Use + Remix

New policy has been brought in after EU asylum applications hit a seven-year high, but some warn it has 'devastating implications'.

The EU’s new Migration and Asylum Pact seeks solutions through the redesign of procedures and the use of surveillance technologies at all stages of migration and asylum procedures, rather than encouraging a debate on ethical principles. : available at Public domain The EU’s new Migration and Asylum Pact seeks solutions through the redesign of procedures and the use of surveillance technologies at all stages of migration and asylum procedures, rather than encouraging a debate on ethical principles. : available at Public domain

New policy has been brought in after EU asylum applications hit a seven-year high, but some warn it has ‘devastating implications’.

In 2023, European Union countries received 1,048,900 first-time asylum applications from non-EU citizens. This was 20 percent more than in 2022 and slightly lower than the peak of 1,216,900 during the height of the “refugee crisis” in 2015.

On May 14, 2024, the European Council adopted a new Migration and Asylum Pact, which proclaims “firm but fair rules”. But concerns have been raised, as critics allege it is harder for people in need to qualify for protection.

Refugees entering the EU seeking protection have climbed rapidly since the end of pandemic restrictions. This is happening alongside an increasingly volatile political landscape, but the regions producing most asylum seekers are not those in the headlines.

Most asylum seekers arriving in the EU are now from Syria (183,035 applications) and Afghanistan (100,935), despite having fallen out of the media spotlight, followed by Turkey (89,970). Venezuela (67,085) and Colombia (62,015) also have high rates of applicants, with people escaping violent crime, seeking safe harbour in Europe, sometimes retracing the paths of their ancestors who fled to South America more than a century ago.

The reality of asylum application processing

Despite the Union’s increased interest in refugee management, over two decades of strengthening the EU’s role in this area have been marked by persistent calls for a burden-sharing approach, rather than a shared responsibility.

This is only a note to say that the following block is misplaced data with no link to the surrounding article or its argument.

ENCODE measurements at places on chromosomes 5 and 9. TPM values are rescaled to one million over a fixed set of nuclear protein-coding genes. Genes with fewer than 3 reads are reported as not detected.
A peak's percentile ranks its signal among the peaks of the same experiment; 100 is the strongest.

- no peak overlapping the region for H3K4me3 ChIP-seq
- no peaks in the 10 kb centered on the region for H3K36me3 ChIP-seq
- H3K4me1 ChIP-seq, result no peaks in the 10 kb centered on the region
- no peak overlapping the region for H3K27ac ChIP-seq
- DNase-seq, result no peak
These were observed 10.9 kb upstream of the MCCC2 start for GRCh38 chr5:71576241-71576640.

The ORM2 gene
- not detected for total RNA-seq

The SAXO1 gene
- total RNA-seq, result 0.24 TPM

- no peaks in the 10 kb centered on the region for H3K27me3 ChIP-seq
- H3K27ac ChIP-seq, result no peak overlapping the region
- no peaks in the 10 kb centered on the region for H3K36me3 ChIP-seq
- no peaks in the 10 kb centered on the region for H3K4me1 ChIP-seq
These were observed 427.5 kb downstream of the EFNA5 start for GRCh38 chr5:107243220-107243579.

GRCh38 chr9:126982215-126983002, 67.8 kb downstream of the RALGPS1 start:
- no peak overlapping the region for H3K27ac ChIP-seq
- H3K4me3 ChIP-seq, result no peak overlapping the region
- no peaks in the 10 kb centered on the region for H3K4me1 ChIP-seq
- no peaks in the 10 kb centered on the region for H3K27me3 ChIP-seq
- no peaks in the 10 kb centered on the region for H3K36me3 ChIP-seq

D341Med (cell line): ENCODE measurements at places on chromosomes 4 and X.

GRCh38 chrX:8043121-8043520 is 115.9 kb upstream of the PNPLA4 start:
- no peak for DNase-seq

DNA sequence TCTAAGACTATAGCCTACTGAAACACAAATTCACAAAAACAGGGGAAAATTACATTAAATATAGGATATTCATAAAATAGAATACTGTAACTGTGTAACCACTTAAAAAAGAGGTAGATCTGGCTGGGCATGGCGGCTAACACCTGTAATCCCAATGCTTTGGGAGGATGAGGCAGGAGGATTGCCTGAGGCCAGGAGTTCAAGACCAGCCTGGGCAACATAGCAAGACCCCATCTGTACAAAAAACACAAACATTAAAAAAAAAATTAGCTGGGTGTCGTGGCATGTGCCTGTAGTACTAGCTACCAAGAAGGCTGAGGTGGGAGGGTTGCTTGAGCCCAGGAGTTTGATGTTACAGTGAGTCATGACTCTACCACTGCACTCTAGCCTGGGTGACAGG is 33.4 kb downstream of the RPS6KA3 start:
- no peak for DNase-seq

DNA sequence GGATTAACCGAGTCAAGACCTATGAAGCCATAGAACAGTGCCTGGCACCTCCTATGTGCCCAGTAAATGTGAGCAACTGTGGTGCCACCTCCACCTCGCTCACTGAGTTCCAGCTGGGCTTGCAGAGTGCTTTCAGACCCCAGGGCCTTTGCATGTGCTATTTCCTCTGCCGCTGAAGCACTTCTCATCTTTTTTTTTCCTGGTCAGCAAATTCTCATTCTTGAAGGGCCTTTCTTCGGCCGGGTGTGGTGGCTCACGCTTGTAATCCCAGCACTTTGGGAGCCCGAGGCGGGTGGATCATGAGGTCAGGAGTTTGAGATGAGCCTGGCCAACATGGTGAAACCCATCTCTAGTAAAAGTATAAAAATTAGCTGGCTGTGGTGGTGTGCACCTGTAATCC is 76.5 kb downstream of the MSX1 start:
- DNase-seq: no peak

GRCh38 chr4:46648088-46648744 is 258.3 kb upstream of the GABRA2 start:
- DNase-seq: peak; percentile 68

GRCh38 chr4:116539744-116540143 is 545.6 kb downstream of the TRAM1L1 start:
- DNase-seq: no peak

National interests and political sensitivity continue to dominate the debate, coloured by the widespread belief that governance around humanitarian migration has failed, especially as it pertains to European institutions in promoting cooperation among member states.

This remains true even with the Migration and Asylum Pact. By replicating the limitations of the international governance system of human mobility — based on the concept of national societies bounded by national borders — the EU model is inadequate in addressing a phenomenon that transcends the boundaries of individual countries.

Asylum seekers’ routes and stories tell how contemporary forced mobility has changed, becoming even more difficult to categorise.

The traditional prototype of a refugee persecuted for political reasons by government authorities still exists, but nowadays forced mobility takes on a collective configuration.

People flee from assorted persecutors, including religious authorities and even members of their own families, citing various fears. These include the threat of being subjected to practices such as genital mutilation, violations of the rights of queer people, and the threat to survival posed by environmental catastrophes, among others.

Even more dramatic is the phenomenon of unaccompanied minors: 41,525 of them applied for asylum in EU countries in 2023.

Mixing migrant flows 

Forced migrants often use the same routes and means as voluntary ones, producing the phenomenon of mixed flows.

The progressive “enlargement” of the concept of forced migrant has contributed to the rise in requests, making the distinction between voluntary and forced migrations increasingly porous and disputable. This has also made it relatively easy to submit instrumental asylum applications, putting the protection system under pressure.

The consequences are challenging from both political and ethical perspectives.

The management of asylum applications has become a leading producer of so-called “irregular migrants”— theoretically destined for expulsion but who often remain for years in an existential and social limbo — as well as migrants with a precarious status, which heightens their vulnerability (for example, by inhibiting their access to housing and employment).

The outcomes of applications indicate that, in addition to a high percentage of rejected applications (320,520 out of 678,755 examined in 2023), only a minority of applicants obtain Geneva Convention status (151,985), while the remaining portion is distributed between subsidiary (130,015) and humanitarian protection (76,235), a status specific to national legislation and not applicable in some EU countries.